Winners of 20th Annual PDAA Awards Hailed for Creativity and Innovation

Dolores Prin at school

Dolores Prin, second from right, at a school in Okinawa (U.S. Consulate General Naha)

(11 May 2017) The 2017 winners of the 20th annual PDAA awards for excellence in public diplomacy demonstrated exceptional innovation, ability to connect with foreign audiences, and affect real change in challenging environments.

PDAA, a volunteer, nonprofit organization of current and former State Department, broadcast, academic and private sector public diplomacy professionals, honored the five awardees at their annual award event on May 7 in Washington, D.C. Nominations were received from U.S. embassies in every region of the world and from Washington, demonstrating the excellent work by dedicated public diplomacy practitioners, Cynthia Efird, PDAA president said in opening remarks.

The awardees this year included Public Affairs Officer Dolores Prin at the American Consulate General in Okinawa, Deputy Public Affairs Officer Justen Thomas in Embassy Havana, Miami Media Hub Director Lydia Barraza, Public Affairs Officer Jay Raman in U.S. Embassy Phnom Penh, and Educational Adviser Alia Alkhraisha in Dubai.

In their nomination of Prin, Consul General Joel Ehrendreich and Country Public Affairs Officer Margot Carrington commended her for helping “foster an image of America as a positive force in the Okinawa community.”

Local media and government have long been hostile to American military presence in Okinawa, which provides unique challenges to regional interests and the U.S.-Japan alliance, Ehrendreich and Carrington said. Dolores Prin redefined how the U.S. Consulate would reach out to the public, particularly young Okinawans.  “At the center of her strategy was the creation of ‘Washintan’, the Consulate’s own cartoon character and unofficial spokesperson,” they said, explaining that nearly every Japanese city has its own character. Since arriving in Okinawa, Prin’s use of  Washintan – a play on Japanese words loosely meaning “cute little eagle” — has helped increase Japanese Facebook “likes” by over 600%, triple English Facebook views, increase Twitter followers from 1,700 to over 16,000, expand the numbers of people using American Corners, and attract new students to the EducationUSA advising center.

The collaboration of officers Lydia Barraza and Justen Thomas, also working in another extremely challenging media environment, significantly influenced the public narrative in support of normalization of U.S.-Cuban relations, wrote Ambassador Jeffrey DeLaurentis in nominating the two. “Their ability to ‘fill the media space’ allowed us to build a consistent narrative on our terms, not those of our policy’s opponents,” he said.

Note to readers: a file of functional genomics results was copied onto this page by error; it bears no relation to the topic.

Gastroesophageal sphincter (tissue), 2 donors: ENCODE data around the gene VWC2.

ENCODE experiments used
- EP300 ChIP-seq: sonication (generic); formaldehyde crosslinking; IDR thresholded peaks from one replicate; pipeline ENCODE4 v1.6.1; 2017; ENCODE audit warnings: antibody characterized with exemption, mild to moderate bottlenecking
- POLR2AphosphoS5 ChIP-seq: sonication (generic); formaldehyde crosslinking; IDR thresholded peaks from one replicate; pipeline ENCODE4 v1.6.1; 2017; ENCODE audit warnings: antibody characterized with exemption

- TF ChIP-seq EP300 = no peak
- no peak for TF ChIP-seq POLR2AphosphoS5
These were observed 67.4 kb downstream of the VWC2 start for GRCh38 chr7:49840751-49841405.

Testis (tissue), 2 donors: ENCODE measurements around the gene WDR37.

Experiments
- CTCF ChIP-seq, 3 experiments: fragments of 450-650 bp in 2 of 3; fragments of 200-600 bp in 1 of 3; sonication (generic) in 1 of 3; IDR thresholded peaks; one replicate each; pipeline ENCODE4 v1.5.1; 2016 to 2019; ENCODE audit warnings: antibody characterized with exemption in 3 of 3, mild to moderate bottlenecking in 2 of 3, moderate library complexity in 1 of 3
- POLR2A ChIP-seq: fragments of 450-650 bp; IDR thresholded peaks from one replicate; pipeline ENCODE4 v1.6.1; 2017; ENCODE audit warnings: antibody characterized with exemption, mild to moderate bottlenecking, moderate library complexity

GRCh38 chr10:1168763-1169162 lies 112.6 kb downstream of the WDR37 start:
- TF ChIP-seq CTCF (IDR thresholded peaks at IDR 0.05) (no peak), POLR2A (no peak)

Thomas conducted more than 100 interviews with Spanish-language outlets from Miami and fielded more interviews in that period than any other U.S. government spokesperson in a foreign language, DeLaurentis said. Barraza daily inputs were instrumental in helping the ambassador prepare for media engagements with outlets from NBC and CNN to BBC and EFE, which reached tens of millions of viewers around the world. Barraza also relaunched the International Visitors and Leadership Program.

Public diplomacy doesn’t always have to highlight the latest policy issues to be effective and strategic, as PDAA’s award recipient Jay Raman demonstrated in improving U.S.-Cambodian relations through his work on cultural preservation.

“Under Jay’s leadership, U.S. support for Cambodia’s cultural patrimony has been a notable bright spot, providing a much needed boost during a period of increasing strain in the bilateral relationship,” Deputy Chief of Mission Julie Chung wrote in nominating Raman for the award. Chung said that Raman is overseeing the largest project in the history of the Ambassadors Fund for Cultural Preservation (AFCP) – the ongoing restoration of the Phnom Bakheng temple. The work has far reaching consequences because of the great importance the Cambodian government places on its cultural heritage as a source of both pride and as an engine for economic growth, Chung wrote.